How the Web Was Won, an oral history of the Internet in Vanity Fair

June 4th, 2008

This month’s Vanity Fair has a feature article that lays out “an oral history of the Internet” in How the Web Was Won, part of a series of oral histories.

“This year marks the 50th anniversary of an extraordinary moment. In 1958 the United States government set up a special unit, the Advanced Research Projects Agency (ARPA), to help jump-start new efforts in science and technology. This was the agency that would nurture the Internet. … To observe this year’s twin anniversaries, Vanity Fair set out to do something that has never been done: to compile an oral history, speaking with scores of people involved in every stage of the Internet’s development, from the 1950s onward. From more than 100 hours of interviews we have distilled and edited their words into a concise narrative of the past half-century—a history of the Internet in the words of the people who made it.”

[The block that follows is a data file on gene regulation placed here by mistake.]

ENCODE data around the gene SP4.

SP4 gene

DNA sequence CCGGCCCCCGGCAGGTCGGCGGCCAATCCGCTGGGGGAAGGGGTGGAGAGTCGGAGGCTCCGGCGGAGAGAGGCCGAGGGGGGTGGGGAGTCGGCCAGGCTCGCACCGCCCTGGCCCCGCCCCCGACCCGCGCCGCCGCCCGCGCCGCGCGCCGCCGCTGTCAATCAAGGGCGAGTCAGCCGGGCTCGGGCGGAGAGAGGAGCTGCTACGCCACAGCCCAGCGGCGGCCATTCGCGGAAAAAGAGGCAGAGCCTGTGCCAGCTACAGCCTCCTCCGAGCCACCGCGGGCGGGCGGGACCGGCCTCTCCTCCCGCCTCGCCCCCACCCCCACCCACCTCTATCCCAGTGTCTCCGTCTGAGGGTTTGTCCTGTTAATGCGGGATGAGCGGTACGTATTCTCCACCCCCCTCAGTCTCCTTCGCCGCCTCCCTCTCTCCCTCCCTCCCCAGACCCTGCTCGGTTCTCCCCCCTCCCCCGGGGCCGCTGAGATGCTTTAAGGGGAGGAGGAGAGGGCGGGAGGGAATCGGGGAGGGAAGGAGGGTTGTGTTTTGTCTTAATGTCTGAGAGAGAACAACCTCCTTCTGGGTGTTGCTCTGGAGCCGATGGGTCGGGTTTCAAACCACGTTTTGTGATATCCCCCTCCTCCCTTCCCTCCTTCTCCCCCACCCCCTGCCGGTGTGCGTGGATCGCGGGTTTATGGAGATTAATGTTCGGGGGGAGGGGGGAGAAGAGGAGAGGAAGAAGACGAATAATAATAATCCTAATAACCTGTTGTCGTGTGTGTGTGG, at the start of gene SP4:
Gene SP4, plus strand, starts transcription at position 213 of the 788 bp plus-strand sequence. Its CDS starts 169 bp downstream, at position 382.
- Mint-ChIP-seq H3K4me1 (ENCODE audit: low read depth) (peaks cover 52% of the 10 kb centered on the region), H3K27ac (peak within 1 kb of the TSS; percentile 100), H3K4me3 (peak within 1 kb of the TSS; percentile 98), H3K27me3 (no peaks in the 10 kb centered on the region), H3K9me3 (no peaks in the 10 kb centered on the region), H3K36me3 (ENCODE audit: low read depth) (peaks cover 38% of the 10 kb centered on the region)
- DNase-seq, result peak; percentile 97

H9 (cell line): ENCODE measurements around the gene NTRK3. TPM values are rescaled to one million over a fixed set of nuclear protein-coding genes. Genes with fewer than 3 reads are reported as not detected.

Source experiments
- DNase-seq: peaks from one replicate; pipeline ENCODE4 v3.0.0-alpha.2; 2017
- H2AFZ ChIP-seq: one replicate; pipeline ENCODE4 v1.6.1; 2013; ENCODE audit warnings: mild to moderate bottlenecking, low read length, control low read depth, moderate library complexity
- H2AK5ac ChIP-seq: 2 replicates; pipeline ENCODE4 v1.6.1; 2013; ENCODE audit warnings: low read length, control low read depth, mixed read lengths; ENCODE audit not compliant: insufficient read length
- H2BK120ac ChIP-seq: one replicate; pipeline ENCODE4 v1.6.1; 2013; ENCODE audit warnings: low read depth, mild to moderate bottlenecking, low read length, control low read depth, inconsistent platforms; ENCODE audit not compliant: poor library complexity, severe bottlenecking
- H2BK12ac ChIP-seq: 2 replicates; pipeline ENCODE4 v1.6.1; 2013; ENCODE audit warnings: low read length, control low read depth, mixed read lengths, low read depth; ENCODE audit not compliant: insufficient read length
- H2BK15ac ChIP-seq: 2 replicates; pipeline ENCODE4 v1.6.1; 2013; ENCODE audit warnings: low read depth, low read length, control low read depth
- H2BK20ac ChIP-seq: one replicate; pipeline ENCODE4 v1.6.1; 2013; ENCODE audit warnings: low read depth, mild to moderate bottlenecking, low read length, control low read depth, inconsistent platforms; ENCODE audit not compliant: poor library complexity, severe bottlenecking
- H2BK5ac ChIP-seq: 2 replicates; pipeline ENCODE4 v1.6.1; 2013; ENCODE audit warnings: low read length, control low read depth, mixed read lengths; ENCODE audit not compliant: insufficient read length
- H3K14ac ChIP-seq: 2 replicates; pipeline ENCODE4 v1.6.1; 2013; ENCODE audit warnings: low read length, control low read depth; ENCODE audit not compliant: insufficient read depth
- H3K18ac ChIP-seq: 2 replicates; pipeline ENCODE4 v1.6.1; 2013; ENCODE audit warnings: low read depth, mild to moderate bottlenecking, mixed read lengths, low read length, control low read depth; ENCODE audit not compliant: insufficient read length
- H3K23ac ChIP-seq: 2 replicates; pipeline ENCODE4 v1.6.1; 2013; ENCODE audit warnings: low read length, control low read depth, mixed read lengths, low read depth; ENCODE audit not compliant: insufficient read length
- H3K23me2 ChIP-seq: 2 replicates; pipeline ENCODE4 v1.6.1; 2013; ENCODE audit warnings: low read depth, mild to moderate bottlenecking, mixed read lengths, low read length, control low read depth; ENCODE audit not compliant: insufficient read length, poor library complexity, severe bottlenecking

There are lots of people missing or mentioned only in passing. I suppose this is an unavoidable result of people’s willingness or availability to be interviewed and the need to have a diverse set of subjects for a general article. Still, I don’t see how an oral history titled “How the Web Was Won” can not have Tim Berners-Lee as a central player or mention the W3C.

I also missed a look, however brief, at where we are headed with the internet. While this is offered as a history, not mentioning the future suggests its done, which is far from the case.